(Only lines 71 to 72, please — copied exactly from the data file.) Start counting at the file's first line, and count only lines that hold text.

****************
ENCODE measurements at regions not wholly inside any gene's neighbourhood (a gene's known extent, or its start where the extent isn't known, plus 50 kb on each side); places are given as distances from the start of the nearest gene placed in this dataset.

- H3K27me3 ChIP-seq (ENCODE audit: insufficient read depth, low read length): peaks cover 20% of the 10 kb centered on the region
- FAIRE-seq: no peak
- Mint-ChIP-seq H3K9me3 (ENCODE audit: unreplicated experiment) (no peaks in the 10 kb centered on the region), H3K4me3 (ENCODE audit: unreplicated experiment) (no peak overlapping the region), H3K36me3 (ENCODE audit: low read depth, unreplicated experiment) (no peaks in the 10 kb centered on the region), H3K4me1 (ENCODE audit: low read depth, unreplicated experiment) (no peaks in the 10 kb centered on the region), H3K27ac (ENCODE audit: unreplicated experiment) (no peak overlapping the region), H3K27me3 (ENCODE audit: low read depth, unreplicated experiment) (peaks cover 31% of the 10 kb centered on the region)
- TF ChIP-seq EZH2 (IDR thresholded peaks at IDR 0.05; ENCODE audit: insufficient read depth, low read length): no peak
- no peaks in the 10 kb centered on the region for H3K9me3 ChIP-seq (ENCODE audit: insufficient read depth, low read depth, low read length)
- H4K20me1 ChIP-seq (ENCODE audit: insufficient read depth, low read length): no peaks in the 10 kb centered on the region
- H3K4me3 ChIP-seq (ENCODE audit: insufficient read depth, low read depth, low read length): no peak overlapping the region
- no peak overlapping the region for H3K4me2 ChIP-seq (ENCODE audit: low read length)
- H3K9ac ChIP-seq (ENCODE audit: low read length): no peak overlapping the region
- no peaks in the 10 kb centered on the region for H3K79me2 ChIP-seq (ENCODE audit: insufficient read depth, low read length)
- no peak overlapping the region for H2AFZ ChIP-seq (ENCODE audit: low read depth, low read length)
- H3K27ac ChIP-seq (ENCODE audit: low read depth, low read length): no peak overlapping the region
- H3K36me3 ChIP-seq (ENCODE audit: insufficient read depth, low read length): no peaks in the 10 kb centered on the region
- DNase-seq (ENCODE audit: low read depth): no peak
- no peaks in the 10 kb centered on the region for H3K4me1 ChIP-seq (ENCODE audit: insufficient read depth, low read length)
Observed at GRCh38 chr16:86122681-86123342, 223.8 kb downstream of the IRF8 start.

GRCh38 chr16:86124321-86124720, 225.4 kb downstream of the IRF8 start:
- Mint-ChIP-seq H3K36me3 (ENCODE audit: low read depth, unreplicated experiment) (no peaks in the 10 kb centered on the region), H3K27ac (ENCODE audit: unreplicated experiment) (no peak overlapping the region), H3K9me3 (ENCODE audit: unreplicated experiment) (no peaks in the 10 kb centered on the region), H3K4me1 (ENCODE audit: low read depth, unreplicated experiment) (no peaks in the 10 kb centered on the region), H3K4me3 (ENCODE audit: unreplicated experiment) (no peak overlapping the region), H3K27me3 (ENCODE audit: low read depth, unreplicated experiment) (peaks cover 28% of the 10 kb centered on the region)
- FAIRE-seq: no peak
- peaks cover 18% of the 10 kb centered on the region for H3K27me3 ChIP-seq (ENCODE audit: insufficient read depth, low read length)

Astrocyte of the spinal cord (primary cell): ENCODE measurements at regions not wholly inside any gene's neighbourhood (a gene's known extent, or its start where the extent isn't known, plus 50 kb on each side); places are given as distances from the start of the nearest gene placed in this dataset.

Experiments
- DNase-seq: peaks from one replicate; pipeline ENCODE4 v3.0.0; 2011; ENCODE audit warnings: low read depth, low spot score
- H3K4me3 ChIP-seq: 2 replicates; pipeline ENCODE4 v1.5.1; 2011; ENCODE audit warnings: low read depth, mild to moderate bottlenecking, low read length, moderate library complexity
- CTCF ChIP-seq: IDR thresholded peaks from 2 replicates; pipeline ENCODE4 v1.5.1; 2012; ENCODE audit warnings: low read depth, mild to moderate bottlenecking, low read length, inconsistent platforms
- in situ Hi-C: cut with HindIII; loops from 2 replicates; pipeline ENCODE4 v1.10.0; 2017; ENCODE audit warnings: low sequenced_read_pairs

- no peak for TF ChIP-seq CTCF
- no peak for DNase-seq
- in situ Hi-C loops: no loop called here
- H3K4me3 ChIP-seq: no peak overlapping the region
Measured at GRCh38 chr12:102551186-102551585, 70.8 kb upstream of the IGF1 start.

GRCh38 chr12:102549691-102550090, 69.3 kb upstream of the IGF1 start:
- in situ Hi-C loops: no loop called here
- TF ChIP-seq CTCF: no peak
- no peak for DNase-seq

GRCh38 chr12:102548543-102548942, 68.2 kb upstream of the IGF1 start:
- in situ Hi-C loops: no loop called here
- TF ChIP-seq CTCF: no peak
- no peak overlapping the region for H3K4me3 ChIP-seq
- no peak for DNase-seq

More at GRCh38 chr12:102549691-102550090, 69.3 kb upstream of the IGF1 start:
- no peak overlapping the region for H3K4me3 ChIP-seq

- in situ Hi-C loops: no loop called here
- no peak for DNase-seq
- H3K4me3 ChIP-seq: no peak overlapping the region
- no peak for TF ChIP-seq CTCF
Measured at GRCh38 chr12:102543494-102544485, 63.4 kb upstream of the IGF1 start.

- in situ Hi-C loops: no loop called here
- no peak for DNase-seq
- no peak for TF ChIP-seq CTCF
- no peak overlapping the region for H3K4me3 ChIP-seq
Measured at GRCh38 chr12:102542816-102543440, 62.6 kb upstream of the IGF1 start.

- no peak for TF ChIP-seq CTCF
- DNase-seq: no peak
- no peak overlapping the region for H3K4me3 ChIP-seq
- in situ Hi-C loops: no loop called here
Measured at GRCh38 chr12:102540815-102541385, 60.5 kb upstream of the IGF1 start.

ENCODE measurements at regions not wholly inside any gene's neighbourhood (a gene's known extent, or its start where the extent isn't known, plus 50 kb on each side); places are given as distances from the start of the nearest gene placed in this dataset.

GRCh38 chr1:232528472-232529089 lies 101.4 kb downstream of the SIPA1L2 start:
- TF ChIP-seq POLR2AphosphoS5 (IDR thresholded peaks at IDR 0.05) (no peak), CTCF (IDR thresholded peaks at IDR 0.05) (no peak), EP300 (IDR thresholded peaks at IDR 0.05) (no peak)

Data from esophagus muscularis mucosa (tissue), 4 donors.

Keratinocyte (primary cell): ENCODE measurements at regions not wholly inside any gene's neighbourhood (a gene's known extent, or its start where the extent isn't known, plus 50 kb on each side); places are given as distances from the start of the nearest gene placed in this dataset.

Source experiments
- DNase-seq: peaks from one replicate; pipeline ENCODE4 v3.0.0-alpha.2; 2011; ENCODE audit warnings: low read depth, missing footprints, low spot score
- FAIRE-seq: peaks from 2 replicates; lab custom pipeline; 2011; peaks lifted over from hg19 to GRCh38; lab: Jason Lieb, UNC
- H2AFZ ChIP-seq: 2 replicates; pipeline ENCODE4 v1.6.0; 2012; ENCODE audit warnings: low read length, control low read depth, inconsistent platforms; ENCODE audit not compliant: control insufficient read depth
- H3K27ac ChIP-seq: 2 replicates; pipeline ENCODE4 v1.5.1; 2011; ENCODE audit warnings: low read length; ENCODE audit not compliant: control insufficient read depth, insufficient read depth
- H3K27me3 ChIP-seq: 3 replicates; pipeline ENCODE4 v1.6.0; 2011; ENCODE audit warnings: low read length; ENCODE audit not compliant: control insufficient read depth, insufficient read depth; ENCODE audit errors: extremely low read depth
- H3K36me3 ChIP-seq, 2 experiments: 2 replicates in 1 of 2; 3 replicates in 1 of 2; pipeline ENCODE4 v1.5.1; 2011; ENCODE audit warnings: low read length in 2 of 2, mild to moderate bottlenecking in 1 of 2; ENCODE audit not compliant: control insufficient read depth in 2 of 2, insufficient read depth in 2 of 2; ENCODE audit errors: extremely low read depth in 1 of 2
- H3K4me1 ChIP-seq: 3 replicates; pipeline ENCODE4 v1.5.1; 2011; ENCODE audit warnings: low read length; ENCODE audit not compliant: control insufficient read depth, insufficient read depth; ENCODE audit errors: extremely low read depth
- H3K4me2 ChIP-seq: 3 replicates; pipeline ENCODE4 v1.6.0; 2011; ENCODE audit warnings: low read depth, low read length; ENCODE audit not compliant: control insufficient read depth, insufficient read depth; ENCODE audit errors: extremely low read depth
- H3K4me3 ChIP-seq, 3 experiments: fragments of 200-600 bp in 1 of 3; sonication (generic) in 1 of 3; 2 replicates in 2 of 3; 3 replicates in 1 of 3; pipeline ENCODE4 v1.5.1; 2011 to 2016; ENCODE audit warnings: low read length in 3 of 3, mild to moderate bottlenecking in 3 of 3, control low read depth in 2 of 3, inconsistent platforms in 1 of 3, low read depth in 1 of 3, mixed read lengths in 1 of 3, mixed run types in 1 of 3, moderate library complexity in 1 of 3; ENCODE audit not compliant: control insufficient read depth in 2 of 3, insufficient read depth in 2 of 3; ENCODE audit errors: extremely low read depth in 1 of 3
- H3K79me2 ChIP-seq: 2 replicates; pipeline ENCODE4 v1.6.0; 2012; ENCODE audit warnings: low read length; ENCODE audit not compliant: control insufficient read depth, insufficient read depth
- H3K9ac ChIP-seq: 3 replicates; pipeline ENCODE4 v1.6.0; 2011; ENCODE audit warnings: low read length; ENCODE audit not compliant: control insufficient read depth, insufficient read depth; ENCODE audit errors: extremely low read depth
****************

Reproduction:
- H3K4me1 ChIP-seq: 3 replicates; pipeline ENCODE4 v1.5.1; 2011; ENCODE audit warnings: low read length; ENCODE audit not compliant: control insufficient read depth, insufficient read depth; ENCODE audit errors: extremely low read depth
- H3K4me2 ChIP-seq: 3 replicates; pipeline ENCODE4 v1.6.0; 2011; ENCODE audit warnings: low read depth, low read length; ENCODE audit not compliant: control insufficient read depth, insufficient read depth; ENCODE audit errors: extremely low read depth